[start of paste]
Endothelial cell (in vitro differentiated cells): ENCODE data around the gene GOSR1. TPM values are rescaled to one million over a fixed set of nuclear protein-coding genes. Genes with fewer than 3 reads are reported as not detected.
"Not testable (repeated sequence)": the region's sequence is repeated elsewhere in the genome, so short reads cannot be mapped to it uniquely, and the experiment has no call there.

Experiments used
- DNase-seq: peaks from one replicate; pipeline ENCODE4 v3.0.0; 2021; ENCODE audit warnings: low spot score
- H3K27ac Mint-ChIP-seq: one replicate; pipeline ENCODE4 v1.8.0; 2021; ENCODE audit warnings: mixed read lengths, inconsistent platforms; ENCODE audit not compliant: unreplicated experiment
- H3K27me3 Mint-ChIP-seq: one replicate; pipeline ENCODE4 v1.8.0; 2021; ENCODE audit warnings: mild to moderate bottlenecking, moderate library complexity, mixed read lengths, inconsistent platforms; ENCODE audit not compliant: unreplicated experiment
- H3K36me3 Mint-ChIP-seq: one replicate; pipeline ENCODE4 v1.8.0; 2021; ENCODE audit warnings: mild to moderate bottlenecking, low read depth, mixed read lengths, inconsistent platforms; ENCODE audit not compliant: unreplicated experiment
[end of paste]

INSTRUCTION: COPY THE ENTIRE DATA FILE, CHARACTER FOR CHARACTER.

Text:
Endothelial cell (in vitro differentiated cells): ENCODE data around the gene GOSR1. TPM values are rescaled to one million over a fixed set of nuclear protein-coding genes. Genes with fewer than 3 reads are reported as not detected.
"Not testable (repeated sequence)": the region's sequence is repeated elsewhere in the genome, so short reads cannot be mapped to it uniquely, and the experiment has no call there.

Experiments used
- DNase-seq: peaks from one replicate; pipeline ENCODE4 v3.0.0; 2021; ENCODE audit warnings: low spot score
- H3K27ac Mint-ChIP-seq: one replicate; pipeline ENCODE4 v1.8.0; 2021; ENCODE audit warnings: mixed read lengths, inconsistent platforms; ENCODE audit not compliant: unreplicated experiment
- H3K27me3 Mint-ChIP-seq: one replicate; pipeline ENCODE4 v1.8.0; 2021; ENCODE audit warnings: mild to moderate bottlenecking, moderate library complexity, mixed read lengths, inconsistent platforms; ENCODE audit not compliant: unreplicated experiment
- H3K36me3 Mint-ChIP-seq: one replicate; pipeline ENCODE4 v1.8.0; 2021; ENCODE audit warnings: mild to moderate bottlenecking, low read depth, mixed read lengths, inconsistent platforms; ENCODE audit not compliant: unreplicated experiment